Police arrested Gilani, New Delhi bureau chief for the Jammu-based newspaper Kashmir Times, following a raid on his home earlier that day by various agencies, including the Intelligence Bureau, the Special Branch of Police, and the Income Tax Department. Authorities confiscated the journalist’s computer and several documents, including bank statements, according to his wife. Gilani, who is a well-regarded independent journalist, also reports for the German broadcaster Deutsche Welle and the Pakistani newspapers The Friday Times and The Nation. The journalist’s detention coincided with the arrest the same day of his father-in-law, Syed Ali Shah Geelani, a senior separatist leader in Kashmir.
Authorities accused Gilani of possessing classified documents “prejudicial to the safety and security of the country.” He was charged under India’s Official Secrets Act, a draconian, colonial-era law. However, the document cited by investigators as central to the case had been published in a Pakistani journal and was readily available on the Internet. Though journalists and international organizations, including CPJ, highlighted this information in the days immediately following Gilani’s arrest, military intelligence officials conceded the point only in December.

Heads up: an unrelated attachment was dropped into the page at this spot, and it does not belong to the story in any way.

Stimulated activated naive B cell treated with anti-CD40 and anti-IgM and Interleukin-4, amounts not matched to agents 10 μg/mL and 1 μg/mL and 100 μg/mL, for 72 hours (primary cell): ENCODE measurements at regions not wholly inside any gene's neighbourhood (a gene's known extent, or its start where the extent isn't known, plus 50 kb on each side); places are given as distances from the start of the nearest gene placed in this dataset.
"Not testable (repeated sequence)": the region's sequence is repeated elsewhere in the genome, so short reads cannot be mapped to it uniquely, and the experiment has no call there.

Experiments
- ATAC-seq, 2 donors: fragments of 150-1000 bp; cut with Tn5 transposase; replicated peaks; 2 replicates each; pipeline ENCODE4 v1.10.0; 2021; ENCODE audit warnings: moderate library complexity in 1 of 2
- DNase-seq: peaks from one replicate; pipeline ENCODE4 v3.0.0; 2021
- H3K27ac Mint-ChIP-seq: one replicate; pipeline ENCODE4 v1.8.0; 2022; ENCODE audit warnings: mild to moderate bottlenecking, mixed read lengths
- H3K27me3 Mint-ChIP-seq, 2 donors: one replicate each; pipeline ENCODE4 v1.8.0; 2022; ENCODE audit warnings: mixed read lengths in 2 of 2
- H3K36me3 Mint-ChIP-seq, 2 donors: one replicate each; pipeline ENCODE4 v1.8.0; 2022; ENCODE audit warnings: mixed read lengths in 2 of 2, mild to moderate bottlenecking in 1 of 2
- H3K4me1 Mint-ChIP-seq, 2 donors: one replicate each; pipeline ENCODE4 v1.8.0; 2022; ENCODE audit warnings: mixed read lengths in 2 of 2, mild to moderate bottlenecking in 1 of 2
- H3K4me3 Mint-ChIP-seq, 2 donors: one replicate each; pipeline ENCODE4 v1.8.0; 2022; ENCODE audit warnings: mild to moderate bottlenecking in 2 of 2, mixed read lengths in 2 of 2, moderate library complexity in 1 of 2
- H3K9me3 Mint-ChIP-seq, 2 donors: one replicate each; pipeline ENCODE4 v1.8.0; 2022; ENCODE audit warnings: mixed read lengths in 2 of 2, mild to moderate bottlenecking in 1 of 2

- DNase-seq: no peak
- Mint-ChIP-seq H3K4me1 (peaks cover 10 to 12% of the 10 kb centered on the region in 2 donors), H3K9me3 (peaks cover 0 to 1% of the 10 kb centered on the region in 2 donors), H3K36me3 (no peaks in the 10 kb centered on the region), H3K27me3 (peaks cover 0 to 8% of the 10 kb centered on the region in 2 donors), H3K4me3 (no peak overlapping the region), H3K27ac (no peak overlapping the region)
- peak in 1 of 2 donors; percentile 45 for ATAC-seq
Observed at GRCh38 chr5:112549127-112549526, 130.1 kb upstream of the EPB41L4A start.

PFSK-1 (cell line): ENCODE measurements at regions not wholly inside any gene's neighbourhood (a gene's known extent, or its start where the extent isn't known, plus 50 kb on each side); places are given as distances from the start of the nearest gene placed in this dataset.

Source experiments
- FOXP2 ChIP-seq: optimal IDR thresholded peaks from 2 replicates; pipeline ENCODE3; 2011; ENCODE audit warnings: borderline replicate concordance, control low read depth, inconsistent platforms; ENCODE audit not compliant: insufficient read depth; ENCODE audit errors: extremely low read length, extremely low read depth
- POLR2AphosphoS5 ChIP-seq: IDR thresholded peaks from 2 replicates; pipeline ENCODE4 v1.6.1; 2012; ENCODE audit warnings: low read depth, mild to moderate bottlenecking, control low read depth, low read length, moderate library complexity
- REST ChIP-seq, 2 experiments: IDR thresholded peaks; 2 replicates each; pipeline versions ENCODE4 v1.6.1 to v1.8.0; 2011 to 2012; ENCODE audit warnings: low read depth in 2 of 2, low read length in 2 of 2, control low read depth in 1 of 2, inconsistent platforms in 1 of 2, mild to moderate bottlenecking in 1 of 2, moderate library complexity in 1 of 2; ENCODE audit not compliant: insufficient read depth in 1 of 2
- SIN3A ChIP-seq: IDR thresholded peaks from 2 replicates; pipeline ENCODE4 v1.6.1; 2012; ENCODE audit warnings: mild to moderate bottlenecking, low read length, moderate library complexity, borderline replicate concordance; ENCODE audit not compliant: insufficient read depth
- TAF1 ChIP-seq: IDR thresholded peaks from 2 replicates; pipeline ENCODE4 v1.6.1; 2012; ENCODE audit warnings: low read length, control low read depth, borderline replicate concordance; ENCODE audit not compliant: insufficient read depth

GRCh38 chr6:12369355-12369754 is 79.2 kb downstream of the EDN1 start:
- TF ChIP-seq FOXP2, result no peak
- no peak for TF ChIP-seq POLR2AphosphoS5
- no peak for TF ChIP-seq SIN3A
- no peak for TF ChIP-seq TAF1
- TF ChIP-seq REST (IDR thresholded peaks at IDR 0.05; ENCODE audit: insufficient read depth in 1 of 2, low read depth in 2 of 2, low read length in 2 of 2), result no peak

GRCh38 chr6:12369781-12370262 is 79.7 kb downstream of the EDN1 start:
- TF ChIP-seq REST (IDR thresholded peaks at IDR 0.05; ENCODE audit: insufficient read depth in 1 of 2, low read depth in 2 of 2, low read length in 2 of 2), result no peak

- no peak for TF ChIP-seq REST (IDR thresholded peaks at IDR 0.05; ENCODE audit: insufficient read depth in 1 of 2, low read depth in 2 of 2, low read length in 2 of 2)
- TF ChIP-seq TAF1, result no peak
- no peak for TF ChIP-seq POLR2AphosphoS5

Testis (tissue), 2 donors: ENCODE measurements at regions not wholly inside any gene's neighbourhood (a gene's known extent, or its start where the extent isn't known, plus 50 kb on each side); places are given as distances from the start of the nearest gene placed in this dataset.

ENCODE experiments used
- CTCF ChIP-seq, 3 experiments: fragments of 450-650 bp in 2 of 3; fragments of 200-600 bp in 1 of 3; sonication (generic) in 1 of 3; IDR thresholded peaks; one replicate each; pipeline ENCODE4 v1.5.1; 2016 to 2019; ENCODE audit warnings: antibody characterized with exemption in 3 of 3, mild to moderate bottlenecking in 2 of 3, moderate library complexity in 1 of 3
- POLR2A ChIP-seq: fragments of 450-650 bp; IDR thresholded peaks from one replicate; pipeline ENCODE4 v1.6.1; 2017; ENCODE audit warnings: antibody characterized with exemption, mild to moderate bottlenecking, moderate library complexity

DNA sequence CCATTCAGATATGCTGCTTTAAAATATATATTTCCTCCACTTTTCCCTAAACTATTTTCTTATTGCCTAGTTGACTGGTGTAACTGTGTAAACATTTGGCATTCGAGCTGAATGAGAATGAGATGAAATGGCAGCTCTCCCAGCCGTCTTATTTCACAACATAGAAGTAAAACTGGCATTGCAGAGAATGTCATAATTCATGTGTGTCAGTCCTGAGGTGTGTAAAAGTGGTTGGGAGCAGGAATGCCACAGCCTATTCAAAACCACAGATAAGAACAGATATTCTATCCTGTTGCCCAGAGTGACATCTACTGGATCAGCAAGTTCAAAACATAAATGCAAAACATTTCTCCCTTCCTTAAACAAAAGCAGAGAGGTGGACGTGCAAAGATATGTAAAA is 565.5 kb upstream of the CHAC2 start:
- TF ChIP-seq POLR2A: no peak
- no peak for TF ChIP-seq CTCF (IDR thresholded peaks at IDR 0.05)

In a December 12 evaluation of the document in question, intelligence officials admitted that the paper was “easily available” and of “negligible security value.” The government, however, did not withdraw the case against Gilani until January 10, 2003. The Metropolitan Magistrate’s Court in Delhi ordered Gilani’s release on January 13.